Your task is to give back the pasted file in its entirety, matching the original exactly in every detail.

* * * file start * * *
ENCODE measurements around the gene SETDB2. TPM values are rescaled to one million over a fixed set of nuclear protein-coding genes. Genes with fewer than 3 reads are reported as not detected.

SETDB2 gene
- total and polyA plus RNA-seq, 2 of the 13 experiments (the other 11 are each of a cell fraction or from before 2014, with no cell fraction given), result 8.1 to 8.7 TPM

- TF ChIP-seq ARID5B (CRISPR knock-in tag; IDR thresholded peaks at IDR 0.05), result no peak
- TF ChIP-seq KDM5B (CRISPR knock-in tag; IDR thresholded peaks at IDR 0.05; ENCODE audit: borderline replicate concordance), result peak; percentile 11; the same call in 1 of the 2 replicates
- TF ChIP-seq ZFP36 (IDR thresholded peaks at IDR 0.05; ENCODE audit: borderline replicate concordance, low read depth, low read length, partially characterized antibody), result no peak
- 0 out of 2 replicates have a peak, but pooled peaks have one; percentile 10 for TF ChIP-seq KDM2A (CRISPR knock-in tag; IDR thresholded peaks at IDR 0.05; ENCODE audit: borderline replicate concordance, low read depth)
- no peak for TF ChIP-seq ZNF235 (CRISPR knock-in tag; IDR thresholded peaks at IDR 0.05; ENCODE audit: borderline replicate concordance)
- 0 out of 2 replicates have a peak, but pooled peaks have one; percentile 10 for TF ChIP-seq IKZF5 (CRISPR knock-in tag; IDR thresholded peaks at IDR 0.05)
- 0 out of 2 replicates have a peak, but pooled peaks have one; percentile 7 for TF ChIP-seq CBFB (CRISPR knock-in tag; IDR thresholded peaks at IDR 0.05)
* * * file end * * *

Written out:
ENCODE measurements around the gene SETDB2. TPM values are rescaled to one million over a fixed set of nuclear protein-coding genes. Genes with fewer than 3 reads are reported as not detected.

SETDB2 gene
- total and polyA plus RNA-seq, 2 of the 13 experiments (the other 11 are each of a cell fraction or from before 2014, with no cell fraction given), result 8.1 to 8.7 TPM

- TF ChIP-seq ARID5B (CRISPR knock-in tag; IDR thresholded peaks at IDR 0.05), result no peak
- TF ChIP-seq KDM5B (CRISPR knock-in tag; IDR thresholded peaks at IDR 0.05; ENCODE audit: borderline replicate concordance), result peak; percentile 11; the same call in 1 of the 2 replicates
- TF ChIP-seq ZFP36 (IDR thresholded peaks at IDR 0.05; ENCODE audit: borderline replicate concordance, low read depth, low read length, partially characterized antibody), result no peak
- 0 out of 2 replicates have a peak, but pooled peaks have one; percentile 10 for TF ChIP-seq KDM2A (CRISPR knock-in tag; IDR thresholded peaks at IDR 0.05; ENCODE audit: borderline replicate concordance, low read depth)
- no peak for TF ChIP-seq ZNF235 (CRISPR knock-in tag; IDR thresholded peaks at IDR 0.05; ENCODE audit: borderline replicate concordance)
- 0 out of 2 replicates have a peak, but pooled peaks have one; percentile 10 for TF ChIP-seq IKZF5 (CRISPR knock-in tag; IDR thresholded peaks at IDR 0.05)
- 0 out of 2 replicates have a peak, but pooled peaks have one; percentile 7 for TF ChIP-seq CBFB (CRISPR knock-in tag; IDR thresholded peaks at IDR 0.05)